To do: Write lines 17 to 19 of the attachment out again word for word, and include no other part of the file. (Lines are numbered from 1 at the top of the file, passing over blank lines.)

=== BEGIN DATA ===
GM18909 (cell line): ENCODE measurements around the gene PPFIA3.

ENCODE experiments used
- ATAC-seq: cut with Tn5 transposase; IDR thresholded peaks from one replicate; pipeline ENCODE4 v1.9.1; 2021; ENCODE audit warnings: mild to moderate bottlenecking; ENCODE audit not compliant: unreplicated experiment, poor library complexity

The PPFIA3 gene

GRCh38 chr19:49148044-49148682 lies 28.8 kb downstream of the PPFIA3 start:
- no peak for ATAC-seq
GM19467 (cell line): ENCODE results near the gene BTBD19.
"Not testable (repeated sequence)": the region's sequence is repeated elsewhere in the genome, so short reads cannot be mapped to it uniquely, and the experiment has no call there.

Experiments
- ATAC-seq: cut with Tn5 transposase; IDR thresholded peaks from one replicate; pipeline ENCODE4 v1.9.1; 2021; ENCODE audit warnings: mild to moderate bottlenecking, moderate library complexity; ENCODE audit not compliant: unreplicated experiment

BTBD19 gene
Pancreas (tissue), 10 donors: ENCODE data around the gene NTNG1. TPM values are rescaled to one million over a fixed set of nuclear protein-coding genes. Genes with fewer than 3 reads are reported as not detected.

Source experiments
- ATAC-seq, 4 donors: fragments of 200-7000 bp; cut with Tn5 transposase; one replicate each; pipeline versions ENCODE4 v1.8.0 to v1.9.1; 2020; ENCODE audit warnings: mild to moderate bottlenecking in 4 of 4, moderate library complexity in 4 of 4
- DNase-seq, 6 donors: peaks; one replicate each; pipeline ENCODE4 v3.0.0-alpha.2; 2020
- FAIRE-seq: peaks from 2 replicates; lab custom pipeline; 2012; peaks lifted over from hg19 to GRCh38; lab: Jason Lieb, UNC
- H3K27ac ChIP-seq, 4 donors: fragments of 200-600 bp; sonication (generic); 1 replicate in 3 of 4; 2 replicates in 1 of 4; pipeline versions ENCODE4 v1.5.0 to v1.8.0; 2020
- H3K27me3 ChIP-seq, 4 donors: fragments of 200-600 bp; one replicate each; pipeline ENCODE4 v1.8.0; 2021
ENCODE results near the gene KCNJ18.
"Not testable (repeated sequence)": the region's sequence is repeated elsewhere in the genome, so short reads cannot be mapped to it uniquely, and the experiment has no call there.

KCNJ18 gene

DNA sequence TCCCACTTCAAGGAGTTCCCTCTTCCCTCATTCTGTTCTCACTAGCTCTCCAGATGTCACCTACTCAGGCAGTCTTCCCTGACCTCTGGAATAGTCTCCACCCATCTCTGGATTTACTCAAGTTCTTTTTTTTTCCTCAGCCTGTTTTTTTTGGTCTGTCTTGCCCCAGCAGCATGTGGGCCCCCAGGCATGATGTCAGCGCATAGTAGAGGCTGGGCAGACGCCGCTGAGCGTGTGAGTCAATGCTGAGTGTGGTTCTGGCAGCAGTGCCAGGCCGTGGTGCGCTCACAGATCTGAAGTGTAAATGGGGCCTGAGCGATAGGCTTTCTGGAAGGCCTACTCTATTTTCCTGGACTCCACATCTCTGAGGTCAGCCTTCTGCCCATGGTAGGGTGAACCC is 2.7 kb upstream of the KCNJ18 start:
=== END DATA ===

- H3K27ac ChIP-seq, 4 donors: fragments of 200-600 bp; sonication (generic); 1 replicate in 3 of 4; 2 replicates in 1 of 4; pipeline versions ENCODE4 v1.5.0 to v1.8.0; 2020
- H3K27me3 ChIP-seq, 4 donors: fragments of 200-600 bp; one replicate each; pipeline ENCODE4 v1.8.0; 2021
ENCODE results near the gene KCNJ18.